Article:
Jim, I'll comment in a bit... have to take my youngest to Flag Football practice... (be back around 7:30 eastern time.
Man, I can't wait till 'real' (as in pads/helmet) middle school football practice starts...
Okay I'm back... Man, have I taken a liking to steam... I never really paid attention to steam cars till around 6 years ago... as a 20 year old I was always into older cars (mostly Land Rovers) and drove and played with them quite a bit... still own a 60 and 63 Land Rover.
So around 15 years ago the Model T bug hit. Don't get me wrong, before that I was always fascinated with the T and how that car put the world on wheels and it wasn't till many years later that the right T came along and now is parked proudly in its A/C'd garage enjoying a comfortable retirement to just Sunday drives to move the old bones around.
I also had this itch for electrics. But that is with more modern cars. I was curious with the early Baker and Detroit, etc. electrics but never really got serious about finding one to own. But then Steam chugged into my life and really peeked my interest... not quite sure what flipped the switch for Steam but ever since it turned on I have become steam 'crazy' for lack of a better word. To the point where I am building a 1900 Locomobile (replica from Steam traction World) why? Because I have a fascination with the early 1899-1902 Steam car models... (I also love the Model G, but thats another story) But I am still looking to purchase an original Locomobile to run along side my replica. You see I wanted to build the replica so in the future I knew all the ins and outs of these cars so when the time came to purchase an original one I would know what to do when it came to running it and fixing it so I can save another one for the next generations to come (luckily my youngest, 10 years old, loves mechanics and has taken a liking to helping dad build a steam car!) So if you know of one drop me a PM... always good to know where there could be one for the future collection
Anyway, back to the question at hand... I believe, as others do, that steam died (well, better said, the finally nail in the coffin for steam) was because of electricity... not the electric car, but the electric starter.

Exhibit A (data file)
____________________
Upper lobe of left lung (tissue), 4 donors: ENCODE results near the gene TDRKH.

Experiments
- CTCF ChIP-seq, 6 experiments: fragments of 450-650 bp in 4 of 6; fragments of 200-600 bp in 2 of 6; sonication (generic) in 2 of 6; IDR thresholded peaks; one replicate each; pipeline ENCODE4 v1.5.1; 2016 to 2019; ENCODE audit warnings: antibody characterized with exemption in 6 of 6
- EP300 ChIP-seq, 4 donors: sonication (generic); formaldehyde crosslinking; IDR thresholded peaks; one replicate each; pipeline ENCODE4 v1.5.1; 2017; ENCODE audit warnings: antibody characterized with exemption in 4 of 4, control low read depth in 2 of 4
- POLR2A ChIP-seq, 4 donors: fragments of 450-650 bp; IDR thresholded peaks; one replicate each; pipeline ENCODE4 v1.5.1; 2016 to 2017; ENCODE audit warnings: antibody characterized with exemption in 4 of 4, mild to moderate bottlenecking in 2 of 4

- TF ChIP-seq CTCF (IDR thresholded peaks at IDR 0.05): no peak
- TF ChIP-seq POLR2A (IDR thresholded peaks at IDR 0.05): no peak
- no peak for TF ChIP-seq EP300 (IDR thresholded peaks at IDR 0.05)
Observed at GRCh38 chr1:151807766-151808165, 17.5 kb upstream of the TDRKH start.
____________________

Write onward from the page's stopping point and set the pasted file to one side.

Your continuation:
Up till then it took a properly running Stanley around 20 min to start from cold... but you could leave the pilot light on all night and run which gave you a Steam car ready to roll in the morning after topping off with water but you ran the possibility of burning down the garage/barn/house. (also winter was an issue if not kept warm... a little thing called ice)
But that was Stanley, the White Steam cars where much better at starting, I believe if they would have kept steam going (no pun intended) they would have figured out a way to cut that time down to under 5 min.
But the genius who solved the starting problem was Doble (Doble Steam car) he figured out to make a steam car go from the turn of a key... unfortunately he was a better engineer than a business man and kept changing the design making his car unreachable to the average joe which lead to burning through all his cash and the rest is history.
We must also note that apart from the electric starter, Ford and his dramatic price reduction made his cars affordable to the masses and left Steam cars to the wealthy and or enthusiasts.
Lastly, range. Stanley started condensing their cars after 1915 (I believe) which doubled the miles to 100 or so, but the T and many others had that beat. So why spend thousands on a car that travels a bit over 100 miles when for 300 bucks you could double that range at a tenth of the cost...
As for steam cars now-a-days there are some successful inventors that have figured things out, but a bit late and frankly in my experience after owning an electric car for 4 years, I can say that I will not go back to gas or a Steam car derivative (as a daily driver) when I have the ease and basic no worries of an electric... and they are fun to drive!
But that said gas will always be around. Its what I use to race on the track and in my boat and on the planes I fly, and lets not forget that even though the Steam Car runs on steam... it also needs to burn fuel to heat the water to make the car run!
But maybe, just maybe i see an electric steam variant which would work nicely. Using electricity to superheat water at the step of the accelerator. One thing is for sure... as long as I am around I will be steaming into peoples lives teaching them about how things used to be and maybe peek someone else to get into the Steam hobby. Hey I have been doing that with the T, so many people want to know about it and when I see the glimmer in ones eyes I take them on a ride. I can and will do the same with my steam Locomobile.
Well, that's my opinion and I'm not an expert, but I did stay at a Holiday Inn last night...
Thanks for contributing.
Having ridden in your Tesla and in JK’s 1917 Milburn Light Electric - 100 years of technology advancement is evident.
But - if electric cars had been mass produced 100 years ago - perhaps the battery storage might be vastly improved.
Interesting thread, and thank you Robert B for your insights into steam, and as well electrics.
In my OPINION, I do believe that had steam power not lost its place when it did, leaving only the die-hard Stanley twins and a few fanatic experimenters, steam powered automobiles may well have found a long time market share through effective development of a mass produced midsize car. Certainly, by the mid '20s, most of the slow start, and water recycling issues had been solved. Condensing also started the steaming process from a warmer water temperature, which should result in a slight improvement in fuel economy. Economies of scale and manufacturing could have brought prices down even below that of a standard Ford by the early '30s (steam engines are much cheaper to cast, machine, and build than gasoline engines). Safety issues had already been pretty well handled, and certainly could have been improved upon even more so.